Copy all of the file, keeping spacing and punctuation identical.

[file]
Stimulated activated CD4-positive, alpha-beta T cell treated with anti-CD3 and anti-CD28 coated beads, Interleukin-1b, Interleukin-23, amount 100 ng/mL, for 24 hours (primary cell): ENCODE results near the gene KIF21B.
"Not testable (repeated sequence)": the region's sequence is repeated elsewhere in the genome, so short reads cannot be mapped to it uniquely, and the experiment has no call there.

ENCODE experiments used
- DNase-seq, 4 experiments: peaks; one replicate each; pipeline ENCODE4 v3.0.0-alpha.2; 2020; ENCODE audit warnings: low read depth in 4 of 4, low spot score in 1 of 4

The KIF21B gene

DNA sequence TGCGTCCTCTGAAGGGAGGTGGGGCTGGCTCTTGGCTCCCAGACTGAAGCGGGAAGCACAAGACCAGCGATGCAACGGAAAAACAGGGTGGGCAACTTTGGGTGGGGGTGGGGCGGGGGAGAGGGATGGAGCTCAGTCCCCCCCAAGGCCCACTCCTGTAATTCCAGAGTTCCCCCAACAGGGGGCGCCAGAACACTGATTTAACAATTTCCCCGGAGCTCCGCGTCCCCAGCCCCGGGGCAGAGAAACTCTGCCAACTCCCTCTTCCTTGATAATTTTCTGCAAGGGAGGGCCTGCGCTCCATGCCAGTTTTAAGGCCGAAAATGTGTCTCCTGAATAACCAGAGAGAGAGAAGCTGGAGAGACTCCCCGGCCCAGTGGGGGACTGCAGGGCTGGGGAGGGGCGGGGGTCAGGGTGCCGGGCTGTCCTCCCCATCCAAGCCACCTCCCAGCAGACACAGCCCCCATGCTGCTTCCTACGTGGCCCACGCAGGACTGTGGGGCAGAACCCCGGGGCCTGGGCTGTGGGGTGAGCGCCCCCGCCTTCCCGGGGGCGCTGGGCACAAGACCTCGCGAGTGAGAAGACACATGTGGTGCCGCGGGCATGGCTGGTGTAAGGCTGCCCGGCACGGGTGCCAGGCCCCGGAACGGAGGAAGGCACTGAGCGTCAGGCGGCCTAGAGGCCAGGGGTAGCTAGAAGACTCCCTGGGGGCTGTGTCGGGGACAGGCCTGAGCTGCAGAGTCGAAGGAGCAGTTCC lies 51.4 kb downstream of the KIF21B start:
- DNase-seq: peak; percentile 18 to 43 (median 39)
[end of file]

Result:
Stimulated activated CD4-positive, alpha-beta T cell treated with anti-CD3 and anti-CD28 coated beads, Interleukin-1b, Interleukin-23, amount 100 ng/mL, for 24 hours (primary cell): ENCODE results near the gene KIF21B.
"Not testable (repeated sequence)": the region's sequence is repeated elsewhere in the genome, so short reads cannot be mapped to it uniquely, and the experiment has no call there.

ENCODE experiments used
- DNase-seq, 4 experiments: peaks; one replicate each; pipeline ENCODE4 v3.0.0-alpha.2; 2020; ENCODE audit warnings: low read depth in 4 of 4, low spot score in 1 of 4

The KIF21B gene

DNA sequence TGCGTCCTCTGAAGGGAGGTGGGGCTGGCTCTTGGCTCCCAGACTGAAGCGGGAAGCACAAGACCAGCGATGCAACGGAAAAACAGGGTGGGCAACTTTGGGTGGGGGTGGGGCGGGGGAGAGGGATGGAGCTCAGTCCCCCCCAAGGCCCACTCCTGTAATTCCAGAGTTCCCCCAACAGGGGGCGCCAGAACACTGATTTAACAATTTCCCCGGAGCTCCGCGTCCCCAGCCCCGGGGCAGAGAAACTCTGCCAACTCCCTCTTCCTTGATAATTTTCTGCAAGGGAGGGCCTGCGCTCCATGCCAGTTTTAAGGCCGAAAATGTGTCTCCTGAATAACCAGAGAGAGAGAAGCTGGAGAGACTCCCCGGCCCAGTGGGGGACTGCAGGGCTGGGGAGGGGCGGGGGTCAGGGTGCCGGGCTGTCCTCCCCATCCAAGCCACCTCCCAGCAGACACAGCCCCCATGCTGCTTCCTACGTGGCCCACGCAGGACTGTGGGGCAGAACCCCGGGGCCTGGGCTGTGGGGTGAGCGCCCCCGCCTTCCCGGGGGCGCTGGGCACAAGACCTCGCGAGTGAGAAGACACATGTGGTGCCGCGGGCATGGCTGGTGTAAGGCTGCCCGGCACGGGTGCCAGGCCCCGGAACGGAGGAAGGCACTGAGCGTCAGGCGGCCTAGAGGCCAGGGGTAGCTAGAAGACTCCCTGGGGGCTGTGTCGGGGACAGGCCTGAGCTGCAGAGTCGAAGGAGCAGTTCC lies 51.4 kb downstream of the KIF21B start:
- DNase-seq: peak; percentile 18 to 43 (median 39)